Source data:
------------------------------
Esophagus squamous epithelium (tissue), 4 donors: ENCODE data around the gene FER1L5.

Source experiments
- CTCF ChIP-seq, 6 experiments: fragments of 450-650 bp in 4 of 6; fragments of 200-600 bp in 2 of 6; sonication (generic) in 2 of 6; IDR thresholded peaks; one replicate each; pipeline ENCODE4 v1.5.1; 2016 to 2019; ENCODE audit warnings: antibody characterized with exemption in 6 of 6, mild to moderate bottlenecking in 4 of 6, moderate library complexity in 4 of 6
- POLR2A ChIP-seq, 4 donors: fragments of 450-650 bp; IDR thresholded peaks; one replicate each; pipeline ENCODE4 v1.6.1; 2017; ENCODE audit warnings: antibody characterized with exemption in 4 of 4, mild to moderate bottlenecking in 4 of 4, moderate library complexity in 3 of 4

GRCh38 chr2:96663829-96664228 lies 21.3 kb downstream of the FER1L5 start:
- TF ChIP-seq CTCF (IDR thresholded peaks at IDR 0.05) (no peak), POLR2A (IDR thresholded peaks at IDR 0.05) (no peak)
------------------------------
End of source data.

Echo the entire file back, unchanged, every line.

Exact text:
Esophagus squamous epithelium (tissue), 4 donors: ENCODE data around the gene FER1L5.

Source experiments
- CTCF ChIP-seq, 6 experiments: fragments of 450-650 bp in 4 of 6; fragments of 200-600 bp in 2 of 6; sonication (generic) in 2 of 6; IDR thresholded peaks; one replicate each; pipeline ENCODE4 v1.5.1; 2016 to 2019; ENCODE audit warnings: antibody characterized with exemption in 6 of 6, mild to moderate bottlenecking in 4 of 6, moderate library complexity in 4 of 6
- POLR2A ChIP-seq, 4 donors: fragments of 450-650 bp; IDR thresholded peaks; one replicate each; pipeline ENCODE4 v1.6.1; 2017; ENCODE audit warnings: antibody characterized with exemption in 4 of 4, mild to moderate bottlenecking in 4 of 4, moderate library complexity in 3 of 4

GRCh38 chr2:96663829-96664228 lies 21.3 kb downstream of the FER1L5 start:
- TF ChIP-seq CTCF (IDR thresholded peaks at IDR 0.05) (no peak), POLR2A (IDR thresholded peaks at IDR 0.05) (no peak)